Democracy without political parties: the case of ancient Athens

Research output: Contribution to journalArticle

Abstract

Political parties, formal, durable and mass organizations that inform voters on public policy issues, nominate candidates for office and fight elections for the right to govern, are ubiquitous in modern representative democracies but were absent from the direct participatory democracy of ancient Athens. The paper investigates how the political institutions of Athens may explain their absence. The arguments explored include voter homogeneity; the conditions at the start of the democracy, characterized by single constituency configuration of the demos, simple majority voting and lack of organized groups; the irrelevance of holding public office for determining public policy; appointment to public posts through sortition; and voting on single-dimension issues. The paper then discusses how in the absence of parties voters became informed and how political leaders were held accountable by the courts.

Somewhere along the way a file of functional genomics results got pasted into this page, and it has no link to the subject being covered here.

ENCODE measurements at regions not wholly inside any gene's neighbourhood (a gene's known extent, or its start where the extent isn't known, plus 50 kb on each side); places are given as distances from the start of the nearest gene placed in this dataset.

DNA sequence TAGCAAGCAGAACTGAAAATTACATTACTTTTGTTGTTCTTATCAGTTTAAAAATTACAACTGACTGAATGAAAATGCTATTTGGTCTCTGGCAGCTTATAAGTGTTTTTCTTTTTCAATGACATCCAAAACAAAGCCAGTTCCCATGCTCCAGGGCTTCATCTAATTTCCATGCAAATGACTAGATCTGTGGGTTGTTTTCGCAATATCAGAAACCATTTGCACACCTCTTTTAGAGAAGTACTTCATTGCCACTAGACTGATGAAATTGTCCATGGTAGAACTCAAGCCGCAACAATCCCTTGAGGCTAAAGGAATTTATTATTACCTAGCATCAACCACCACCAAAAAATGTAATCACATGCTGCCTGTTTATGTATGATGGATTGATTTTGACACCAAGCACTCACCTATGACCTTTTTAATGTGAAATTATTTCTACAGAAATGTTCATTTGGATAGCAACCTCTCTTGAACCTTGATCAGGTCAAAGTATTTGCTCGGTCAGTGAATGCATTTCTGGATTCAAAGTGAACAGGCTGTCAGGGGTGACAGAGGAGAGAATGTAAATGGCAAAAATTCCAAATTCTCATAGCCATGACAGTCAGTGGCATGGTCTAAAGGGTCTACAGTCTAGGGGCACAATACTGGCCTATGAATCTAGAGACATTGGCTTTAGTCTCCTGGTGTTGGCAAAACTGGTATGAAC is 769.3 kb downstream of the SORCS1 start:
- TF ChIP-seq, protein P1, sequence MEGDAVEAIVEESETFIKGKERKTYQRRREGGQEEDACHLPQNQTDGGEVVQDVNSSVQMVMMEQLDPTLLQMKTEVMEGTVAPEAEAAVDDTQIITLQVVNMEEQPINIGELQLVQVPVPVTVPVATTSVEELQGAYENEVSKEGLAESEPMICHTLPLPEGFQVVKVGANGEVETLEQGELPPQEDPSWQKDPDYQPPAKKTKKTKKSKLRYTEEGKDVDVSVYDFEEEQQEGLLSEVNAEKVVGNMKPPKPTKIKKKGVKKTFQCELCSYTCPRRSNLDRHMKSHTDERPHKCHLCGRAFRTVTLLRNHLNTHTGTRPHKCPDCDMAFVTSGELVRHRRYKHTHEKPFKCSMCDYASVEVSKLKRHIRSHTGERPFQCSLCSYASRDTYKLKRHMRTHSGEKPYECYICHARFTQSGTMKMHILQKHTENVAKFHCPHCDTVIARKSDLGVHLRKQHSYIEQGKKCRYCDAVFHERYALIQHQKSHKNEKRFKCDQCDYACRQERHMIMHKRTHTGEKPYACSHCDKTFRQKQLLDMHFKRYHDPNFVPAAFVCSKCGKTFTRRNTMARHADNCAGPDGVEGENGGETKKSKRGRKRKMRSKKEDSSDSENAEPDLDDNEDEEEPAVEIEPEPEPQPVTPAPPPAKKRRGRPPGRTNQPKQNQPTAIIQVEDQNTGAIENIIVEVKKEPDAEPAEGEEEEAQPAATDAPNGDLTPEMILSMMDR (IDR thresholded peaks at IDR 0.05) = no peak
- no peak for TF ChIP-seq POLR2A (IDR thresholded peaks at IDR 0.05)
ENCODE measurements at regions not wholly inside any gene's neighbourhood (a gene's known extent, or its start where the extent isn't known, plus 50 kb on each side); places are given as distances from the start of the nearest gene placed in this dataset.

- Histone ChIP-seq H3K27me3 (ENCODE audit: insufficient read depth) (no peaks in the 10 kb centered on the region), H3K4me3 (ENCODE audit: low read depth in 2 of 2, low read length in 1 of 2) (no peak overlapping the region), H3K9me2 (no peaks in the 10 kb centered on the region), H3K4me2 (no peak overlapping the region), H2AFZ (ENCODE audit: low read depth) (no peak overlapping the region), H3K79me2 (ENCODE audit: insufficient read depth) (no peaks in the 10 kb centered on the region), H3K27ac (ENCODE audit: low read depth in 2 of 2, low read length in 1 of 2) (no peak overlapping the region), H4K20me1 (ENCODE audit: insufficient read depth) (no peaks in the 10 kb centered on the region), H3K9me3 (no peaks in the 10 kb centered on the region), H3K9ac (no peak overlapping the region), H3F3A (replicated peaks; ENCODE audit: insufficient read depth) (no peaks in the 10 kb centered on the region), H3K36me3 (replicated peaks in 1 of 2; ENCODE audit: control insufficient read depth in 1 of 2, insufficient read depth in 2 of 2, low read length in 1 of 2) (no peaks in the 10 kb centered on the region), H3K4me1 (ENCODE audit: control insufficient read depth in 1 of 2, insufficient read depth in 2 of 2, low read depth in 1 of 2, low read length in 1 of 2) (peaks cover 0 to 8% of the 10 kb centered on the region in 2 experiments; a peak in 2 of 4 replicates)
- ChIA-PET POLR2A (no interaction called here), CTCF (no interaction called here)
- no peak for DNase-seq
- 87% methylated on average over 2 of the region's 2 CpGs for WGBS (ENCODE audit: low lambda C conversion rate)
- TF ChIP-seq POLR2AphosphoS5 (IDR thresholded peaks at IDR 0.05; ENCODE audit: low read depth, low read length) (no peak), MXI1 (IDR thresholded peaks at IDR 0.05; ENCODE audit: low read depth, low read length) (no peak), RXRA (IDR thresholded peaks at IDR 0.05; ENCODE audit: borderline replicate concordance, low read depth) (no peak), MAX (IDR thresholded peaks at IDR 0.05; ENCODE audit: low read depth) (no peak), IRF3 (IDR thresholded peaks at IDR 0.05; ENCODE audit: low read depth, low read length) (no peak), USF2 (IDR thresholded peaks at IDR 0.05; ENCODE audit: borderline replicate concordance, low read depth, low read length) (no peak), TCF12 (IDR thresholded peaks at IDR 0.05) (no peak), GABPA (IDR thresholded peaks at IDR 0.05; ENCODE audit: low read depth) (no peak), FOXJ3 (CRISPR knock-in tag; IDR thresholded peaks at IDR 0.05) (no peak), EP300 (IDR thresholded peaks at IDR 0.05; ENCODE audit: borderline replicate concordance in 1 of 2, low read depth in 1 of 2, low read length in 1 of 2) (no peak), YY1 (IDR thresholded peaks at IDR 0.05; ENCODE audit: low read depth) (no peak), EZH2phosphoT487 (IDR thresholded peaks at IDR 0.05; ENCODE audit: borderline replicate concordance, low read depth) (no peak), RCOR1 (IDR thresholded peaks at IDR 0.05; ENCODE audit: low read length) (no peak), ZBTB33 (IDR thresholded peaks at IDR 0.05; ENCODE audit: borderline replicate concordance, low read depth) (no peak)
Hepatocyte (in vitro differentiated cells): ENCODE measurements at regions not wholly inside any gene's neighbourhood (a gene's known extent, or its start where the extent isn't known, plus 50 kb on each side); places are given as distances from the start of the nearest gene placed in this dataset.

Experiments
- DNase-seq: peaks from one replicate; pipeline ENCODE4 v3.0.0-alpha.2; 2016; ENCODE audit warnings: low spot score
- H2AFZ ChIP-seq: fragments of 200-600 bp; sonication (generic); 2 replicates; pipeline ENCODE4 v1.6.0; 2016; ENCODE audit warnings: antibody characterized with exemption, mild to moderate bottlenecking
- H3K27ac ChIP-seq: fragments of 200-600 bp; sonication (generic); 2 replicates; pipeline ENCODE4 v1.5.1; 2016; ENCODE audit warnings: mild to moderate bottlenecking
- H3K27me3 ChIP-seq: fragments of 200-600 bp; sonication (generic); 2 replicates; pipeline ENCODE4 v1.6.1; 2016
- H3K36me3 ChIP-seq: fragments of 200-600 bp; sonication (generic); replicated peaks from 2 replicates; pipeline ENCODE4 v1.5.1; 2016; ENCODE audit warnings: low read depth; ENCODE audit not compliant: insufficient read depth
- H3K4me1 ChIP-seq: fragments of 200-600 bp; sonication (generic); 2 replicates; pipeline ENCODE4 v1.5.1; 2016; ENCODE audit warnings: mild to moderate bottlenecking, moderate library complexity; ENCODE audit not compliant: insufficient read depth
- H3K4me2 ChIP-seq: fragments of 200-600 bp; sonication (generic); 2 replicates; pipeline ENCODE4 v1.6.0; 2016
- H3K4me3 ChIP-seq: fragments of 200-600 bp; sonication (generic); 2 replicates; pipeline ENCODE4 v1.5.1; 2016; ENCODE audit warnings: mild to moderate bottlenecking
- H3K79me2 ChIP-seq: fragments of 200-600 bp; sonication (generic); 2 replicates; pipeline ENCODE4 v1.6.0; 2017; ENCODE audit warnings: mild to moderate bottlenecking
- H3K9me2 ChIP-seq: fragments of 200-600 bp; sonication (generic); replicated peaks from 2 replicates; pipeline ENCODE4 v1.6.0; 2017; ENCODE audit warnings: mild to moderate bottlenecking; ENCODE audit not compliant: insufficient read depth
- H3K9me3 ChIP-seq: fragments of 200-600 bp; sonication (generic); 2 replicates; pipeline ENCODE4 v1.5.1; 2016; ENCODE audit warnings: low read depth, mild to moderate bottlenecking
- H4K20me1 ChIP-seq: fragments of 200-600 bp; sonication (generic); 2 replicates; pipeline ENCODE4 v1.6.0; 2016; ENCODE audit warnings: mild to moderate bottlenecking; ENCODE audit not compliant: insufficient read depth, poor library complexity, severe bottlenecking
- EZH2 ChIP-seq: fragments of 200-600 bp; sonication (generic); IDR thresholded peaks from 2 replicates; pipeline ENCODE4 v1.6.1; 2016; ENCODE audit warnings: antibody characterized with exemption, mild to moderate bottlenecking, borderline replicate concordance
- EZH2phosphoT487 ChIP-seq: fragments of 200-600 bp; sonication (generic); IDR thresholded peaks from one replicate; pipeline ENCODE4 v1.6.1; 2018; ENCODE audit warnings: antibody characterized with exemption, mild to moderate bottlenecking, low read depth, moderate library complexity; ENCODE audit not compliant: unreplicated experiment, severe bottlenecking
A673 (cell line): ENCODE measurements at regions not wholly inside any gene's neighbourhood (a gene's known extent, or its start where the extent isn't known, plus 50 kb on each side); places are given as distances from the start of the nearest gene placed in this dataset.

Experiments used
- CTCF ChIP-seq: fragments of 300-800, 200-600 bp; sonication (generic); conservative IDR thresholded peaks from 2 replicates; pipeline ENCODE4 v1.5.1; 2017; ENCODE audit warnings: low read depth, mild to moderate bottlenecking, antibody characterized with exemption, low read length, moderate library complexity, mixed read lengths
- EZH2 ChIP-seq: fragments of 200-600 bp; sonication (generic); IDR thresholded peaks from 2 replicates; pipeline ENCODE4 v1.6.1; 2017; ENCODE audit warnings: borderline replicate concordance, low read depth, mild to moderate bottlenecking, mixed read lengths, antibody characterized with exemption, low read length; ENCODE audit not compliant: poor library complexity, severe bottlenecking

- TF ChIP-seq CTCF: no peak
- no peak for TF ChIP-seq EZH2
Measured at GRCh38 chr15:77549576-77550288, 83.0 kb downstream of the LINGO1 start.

LanguageEnglish
JournalJournal of Institutional Economics
Early online date30 May 2019
DOIs
Publication statusE-pub ahead of print - 30 May 2019

Fingerprint

Public policy
Athens
Political parties
Voters
Democracy
Participatory democracy
Homogeneity
Representative democracy
Elections
Vote
Majority voting
Voting
Durables
Political institutions

Keywords

  • Direct Democracy; Ancient Athens; Absence of Political Parties; Public Office; Elections; Sortition
  • absence of political parties
  • public office
  • ancient Athens
  • sortition
  • elections
  • Direct democracy

Cite this

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